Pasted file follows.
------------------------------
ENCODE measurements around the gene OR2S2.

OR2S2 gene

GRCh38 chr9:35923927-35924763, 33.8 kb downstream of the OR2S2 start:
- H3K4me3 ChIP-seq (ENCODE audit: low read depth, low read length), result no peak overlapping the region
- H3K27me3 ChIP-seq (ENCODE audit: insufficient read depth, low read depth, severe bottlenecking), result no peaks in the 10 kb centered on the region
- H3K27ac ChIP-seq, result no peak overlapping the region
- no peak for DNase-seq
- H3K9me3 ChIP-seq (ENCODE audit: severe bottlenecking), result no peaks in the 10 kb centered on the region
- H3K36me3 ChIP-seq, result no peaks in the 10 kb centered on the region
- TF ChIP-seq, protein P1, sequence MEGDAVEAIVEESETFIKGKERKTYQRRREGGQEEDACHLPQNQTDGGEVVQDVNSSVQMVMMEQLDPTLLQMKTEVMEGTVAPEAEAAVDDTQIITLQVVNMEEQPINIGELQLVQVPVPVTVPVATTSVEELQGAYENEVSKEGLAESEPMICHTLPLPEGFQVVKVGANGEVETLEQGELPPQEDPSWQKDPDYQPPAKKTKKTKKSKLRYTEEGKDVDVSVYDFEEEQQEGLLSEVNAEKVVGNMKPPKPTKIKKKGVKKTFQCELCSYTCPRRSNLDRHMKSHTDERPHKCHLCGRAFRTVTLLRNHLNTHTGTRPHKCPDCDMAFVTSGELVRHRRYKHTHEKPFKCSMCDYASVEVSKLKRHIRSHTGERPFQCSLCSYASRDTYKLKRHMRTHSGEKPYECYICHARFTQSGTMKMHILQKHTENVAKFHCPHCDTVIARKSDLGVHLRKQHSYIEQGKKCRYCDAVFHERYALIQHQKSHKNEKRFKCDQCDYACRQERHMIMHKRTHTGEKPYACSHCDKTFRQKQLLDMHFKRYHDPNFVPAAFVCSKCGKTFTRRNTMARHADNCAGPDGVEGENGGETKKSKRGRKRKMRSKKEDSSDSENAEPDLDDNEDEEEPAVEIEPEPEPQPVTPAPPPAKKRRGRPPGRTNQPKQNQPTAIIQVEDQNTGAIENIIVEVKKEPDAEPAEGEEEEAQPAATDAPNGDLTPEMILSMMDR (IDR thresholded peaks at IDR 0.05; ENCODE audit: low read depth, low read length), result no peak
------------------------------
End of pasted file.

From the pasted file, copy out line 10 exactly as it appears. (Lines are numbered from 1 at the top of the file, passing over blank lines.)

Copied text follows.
- TF ChIP-seq, protein P1, sequence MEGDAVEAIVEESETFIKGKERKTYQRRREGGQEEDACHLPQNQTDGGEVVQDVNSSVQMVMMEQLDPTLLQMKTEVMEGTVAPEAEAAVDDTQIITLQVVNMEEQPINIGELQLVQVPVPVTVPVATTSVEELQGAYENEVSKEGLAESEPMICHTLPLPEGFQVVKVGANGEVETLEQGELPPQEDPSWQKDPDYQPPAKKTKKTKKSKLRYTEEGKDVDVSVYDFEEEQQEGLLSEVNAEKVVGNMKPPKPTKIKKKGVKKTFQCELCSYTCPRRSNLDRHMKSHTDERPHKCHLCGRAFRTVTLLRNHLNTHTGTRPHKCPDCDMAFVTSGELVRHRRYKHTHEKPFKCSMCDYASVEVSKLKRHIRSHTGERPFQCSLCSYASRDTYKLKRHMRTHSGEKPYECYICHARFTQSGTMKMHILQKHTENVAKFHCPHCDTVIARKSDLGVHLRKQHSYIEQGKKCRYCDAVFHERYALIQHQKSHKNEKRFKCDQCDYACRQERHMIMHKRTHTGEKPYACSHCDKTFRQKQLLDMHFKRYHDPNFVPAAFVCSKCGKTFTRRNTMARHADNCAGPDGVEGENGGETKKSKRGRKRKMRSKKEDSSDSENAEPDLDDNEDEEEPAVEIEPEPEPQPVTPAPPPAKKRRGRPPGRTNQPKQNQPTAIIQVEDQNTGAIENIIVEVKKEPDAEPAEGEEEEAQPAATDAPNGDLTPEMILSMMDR (IDR thresholded peaks at IDR 0.05; ENCODE audit: low read depth, low read length), result no peak